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Emma Hurley

I will show my original art screen printed apparel showcasing native CA marine and coastal life. I will also have wheel thrown pottery, both midfired which I will handcarve in the sgraffito tradition, and anagama kiln woodfired work.


Directions to Studio #25 at 35250 Old Stage Road, Gualala.


From Sea Ranch, turn east on Old State Highway (becomes Old Stage Road), go 5.7 miles. Studios are on left. 


An alternative from Gualala, go north to Pacific Woods, turn east and go 1.3 miles to Old Stage Road, then left on Old Stage Road. Follow tour signs.


From Point Arena, go south on Hwy 1 to mile marker 9.7, then east on Iversen Road for 6.5 miles, just past Fish Rock Road, and our studio will be on your right.

Studio Tour Hours

Aug 24-25 & Aug. 31-Sept. 1
10 a.m. to 5 p.m.


This Studio will be closed Labor Day Monday

No Public Restrooms

No Pets Please

I was born on the ridgtop above Point Arena. Gowing up barefoot and tangle haired, I spent every possible moment exploring the wilds of beach, river and woods. Art projects were dragged outside and I used the natural world as my muse; a trend that continues today. 

In 2014, bridging work as a fisheries biologist and an environmental educator, I created a line of ocean art apparel: NorthCoast Brine. My original pen and ink drawings are screen printed by a friend onto a carefully selected garment line. Inspired by the life and environment of the cold brine waters off of Northern California, my goal with the apparel is to encourage ocean stewardship and love for its species. My wearable art work puts an image to the declining kelp forest and to commonly eaten species that are beautiful amazing animals in their own right. BRINE \ˈbrīn\ water saturated or impregnated with salt; the water of the sea. My pad and pen studio is ever changing: the beach, the bluffs, the local wild river bank, or my rustic homestead in the pygmy forest.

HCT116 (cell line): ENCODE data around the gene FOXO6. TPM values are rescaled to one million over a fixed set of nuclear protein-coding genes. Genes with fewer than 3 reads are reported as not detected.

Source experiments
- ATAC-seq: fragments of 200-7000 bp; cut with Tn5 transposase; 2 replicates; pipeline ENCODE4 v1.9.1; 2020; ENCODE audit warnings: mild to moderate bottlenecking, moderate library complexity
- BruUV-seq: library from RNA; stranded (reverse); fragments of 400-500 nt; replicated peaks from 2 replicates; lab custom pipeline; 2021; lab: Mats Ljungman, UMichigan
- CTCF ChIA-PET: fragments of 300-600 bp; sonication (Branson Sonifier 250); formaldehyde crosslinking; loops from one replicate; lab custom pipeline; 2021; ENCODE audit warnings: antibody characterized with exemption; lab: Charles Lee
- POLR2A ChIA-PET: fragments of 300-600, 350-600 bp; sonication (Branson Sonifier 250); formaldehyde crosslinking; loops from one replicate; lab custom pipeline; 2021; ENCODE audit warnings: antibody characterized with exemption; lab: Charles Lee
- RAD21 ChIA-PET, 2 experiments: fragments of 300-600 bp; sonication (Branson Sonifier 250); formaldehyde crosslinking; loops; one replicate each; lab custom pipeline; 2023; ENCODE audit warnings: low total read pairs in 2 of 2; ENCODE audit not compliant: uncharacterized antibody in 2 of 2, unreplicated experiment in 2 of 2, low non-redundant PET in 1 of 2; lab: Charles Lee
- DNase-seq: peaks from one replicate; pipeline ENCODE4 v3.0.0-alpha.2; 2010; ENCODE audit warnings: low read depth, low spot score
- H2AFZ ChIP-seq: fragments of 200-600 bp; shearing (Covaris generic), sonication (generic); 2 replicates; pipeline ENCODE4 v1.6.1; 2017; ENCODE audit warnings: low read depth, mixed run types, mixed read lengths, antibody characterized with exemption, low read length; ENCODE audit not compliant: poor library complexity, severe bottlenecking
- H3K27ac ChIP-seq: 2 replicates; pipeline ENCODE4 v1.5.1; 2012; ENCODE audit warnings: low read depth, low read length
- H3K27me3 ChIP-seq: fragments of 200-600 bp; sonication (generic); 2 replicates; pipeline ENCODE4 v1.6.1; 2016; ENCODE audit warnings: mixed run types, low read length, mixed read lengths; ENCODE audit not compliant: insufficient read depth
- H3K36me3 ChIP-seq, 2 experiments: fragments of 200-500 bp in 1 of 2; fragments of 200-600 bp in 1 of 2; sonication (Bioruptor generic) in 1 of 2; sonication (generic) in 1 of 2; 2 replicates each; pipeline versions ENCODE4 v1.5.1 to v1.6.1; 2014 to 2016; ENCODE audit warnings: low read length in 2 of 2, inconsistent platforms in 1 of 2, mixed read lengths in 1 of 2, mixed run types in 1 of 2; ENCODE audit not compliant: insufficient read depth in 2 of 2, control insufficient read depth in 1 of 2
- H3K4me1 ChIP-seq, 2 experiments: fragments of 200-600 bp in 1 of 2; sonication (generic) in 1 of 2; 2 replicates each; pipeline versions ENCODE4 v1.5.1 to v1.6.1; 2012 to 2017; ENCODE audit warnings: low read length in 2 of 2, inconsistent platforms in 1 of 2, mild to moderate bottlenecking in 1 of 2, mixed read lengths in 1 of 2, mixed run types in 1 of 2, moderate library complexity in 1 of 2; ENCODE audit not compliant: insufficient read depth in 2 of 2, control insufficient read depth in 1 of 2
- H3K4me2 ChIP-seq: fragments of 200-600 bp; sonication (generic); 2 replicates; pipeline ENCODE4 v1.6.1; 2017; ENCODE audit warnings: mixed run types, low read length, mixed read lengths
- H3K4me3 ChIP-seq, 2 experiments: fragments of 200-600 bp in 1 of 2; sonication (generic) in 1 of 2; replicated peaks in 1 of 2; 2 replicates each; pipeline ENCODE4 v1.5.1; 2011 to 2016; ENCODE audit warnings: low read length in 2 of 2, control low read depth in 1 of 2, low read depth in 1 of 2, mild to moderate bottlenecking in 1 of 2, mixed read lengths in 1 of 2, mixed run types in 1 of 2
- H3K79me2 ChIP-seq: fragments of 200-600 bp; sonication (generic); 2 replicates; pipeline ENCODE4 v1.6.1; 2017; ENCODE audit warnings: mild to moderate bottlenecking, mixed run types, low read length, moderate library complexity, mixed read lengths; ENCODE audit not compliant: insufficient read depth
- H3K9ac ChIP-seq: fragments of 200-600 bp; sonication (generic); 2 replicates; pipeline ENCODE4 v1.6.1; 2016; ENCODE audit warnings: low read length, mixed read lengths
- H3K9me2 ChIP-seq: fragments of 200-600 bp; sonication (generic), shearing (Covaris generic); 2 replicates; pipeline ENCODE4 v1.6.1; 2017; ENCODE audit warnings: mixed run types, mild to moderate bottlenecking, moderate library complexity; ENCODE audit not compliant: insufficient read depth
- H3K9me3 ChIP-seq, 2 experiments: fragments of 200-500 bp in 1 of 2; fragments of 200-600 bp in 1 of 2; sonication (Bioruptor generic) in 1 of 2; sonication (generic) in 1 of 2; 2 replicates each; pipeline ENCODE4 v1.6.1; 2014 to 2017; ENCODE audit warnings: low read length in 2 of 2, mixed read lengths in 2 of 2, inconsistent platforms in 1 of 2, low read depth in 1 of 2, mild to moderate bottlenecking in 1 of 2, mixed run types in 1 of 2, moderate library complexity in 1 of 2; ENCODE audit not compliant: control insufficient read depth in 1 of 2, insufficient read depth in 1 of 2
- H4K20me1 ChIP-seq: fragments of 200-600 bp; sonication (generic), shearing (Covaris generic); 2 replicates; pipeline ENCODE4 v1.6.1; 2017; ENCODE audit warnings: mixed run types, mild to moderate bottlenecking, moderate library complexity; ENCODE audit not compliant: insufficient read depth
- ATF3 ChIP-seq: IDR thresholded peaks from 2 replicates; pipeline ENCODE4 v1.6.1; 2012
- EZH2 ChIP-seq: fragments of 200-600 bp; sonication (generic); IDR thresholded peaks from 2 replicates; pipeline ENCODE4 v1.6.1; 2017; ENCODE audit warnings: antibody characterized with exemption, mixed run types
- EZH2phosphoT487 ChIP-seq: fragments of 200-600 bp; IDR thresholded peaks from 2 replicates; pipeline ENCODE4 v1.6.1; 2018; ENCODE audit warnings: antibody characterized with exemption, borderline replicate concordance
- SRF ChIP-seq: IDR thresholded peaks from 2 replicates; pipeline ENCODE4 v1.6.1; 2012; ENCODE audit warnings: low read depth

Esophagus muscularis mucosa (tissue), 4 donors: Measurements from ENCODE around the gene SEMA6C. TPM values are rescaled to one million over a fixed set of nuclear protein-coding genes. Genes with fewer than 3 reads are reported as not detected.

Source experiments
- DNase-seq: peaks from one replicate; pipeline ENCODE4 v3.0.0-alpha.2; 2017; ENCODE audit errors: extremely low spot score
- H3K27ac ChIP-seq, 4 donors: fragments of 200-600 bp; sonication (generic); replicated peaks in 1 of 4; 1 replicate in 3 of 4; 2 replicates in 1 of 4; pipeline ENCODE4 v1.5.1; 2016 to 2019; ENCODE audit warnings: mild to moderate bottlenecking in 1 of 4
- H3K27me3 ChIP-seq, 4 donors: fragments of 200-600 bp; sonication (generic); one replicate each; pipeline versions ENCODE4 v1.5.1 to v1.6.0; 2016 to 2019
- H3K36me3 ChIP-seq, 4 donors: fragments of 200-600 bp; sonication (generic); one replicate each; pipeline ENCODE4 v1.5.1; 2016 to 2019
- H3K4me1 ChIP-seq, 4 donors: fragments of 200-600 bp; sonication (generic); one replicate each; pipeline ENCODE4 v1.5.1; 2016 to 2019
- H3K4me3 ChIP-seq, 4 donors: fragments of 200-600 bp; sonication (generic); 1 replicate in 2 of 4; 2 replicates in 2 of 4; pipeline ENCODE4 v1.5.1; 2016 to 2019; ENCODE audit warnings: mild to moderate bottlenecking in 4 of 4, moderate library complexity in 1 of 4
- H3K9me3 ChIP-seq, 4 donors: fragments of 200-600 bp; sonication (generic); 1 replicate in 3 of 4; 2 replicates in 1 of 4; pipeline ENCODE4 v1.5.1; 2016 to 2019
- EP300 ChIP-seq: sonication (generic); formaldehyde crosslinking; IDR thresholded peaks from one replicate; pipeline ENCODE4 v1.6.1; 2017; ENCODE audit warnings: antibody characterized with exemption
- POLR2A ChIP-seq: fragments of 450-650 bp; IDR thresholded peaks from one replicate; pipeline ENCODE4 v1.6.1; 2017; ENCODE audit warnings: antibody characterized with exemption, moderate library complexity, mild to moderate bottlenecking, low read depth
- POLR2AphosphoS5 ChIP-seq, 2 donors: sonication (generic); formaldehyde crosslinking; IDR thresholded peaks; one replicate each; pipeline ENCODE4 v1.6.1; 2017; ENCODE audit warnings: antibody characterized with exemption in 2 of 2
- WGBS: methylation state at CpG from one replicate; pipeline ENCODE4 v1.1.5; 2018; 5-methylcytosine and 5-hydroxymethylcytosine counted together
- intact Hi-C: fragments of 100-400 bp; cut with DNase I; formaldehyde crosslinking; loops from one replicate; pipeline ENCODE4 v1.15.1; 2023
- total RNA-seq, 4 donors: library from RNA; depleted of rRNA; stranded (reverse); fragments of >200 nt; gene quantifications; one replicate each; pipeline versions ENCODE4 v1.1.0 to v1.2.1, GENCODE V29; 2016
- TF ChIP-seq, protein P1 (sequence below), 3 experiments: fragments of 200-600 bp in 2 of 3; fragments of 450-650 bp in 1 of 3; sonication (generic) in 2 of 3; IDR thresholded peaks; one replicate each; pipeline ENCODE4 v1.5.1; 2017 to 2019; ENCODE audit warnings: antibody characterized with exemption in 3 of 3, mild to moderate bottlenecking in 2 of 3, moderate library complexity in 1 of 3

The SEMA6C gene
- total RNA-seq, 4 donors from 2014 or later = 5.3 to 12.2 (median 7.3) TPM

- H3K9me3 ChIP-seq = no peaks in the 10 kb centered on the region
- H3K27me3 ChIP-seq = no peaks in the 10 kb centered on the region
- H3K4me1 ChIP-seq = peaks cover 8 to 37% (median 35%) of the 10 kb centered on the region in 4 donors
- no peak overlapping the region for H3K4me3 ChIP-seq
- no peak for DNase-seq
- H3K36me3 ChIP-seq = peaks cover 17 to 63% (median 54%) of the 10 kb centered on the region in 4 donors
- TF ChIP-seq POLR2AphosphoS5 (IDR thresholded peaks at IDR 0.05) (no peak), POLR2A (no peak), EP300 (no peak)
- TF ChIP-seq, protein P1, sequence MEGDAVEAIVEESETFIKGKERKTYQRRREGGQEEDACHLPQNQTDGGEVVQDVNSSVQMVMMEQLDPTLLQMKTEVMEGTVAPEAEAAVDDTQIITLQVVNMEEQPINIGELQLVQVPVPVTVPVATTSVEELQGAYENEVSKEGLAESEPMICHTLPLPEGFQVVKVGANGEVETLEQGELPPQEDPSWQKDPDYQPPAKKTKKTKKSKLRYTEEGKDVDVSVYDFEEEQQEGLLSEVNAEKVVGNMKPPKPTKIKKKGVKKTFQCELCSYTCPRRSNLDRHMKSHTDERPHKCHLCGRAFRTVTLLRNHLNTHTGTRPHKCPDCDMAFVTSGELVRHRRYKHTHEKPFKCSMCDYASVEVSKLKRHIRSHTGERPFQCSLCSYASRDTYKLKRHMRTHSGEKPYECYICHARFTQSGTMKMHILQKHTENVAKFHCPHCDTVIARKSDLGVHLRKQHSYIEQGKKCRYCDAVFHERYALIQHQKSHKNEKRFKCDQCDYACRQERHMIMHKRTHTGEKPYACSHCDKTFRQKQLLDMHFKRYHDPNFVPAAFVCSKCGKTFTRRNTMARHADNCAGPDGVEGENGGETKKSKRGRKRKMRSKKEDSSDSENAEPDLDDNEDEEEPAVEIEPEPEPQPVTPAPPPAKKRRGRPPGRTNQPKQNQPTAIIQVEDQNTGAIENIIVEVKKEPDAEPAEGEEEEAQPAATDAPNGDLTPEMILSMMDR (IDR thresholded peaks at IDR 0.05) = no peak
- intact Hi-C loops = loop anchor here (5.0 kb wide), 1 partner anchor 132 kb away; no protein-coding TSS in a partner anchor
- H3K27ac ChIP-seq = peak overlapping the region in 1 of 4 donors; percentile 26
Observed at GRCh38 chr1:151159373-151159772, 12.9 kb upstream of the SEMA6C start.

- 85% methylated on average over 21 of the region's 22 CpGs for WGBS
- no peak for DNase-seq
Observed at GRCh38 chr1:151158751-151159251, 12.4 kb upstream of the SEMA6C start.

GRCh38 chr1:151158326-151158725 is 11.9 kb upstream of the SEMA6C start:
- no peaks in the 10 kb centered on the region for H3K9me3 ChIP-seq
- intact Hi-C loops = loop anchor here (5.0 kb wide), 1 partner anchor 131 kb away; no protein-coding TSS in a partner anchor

My inspiration from the riches of the wild earth extends to functional pottery. In 2015, I was employed to help a sculptural ceramicist glaze his large pieces. After months of glazing, I was given one quick lesson on a wheel and given access to the studio. There began my mostly self-taught road into pottery. I focus more on surface decoration than on other aspects of pottery. My wheel- thrown functional pieces are richly decorated with waves, fish and kelp, flowers and mountains. Before firing, I lovingly hand-carve the still damp surfaces of my pots, a process that can take hours and hours and makes each utterly unique. I love seeing these functional pieces find new homes in kitchens and new meanings to those who touch and hold the same chunk clay after me in its new form! 

This past winter, I participated in my second wood-firing; An Anagama kiln is continuously fed wood in a  hot 8 day firing. The natural ash from wood and highly dynamic environment of an Anagama kiln, transforms clay in amazing ways. Look for a few of these wood-fired ceramic pieces to be mixed in my normal mid-fired pottery for this year’s Studio Tour.

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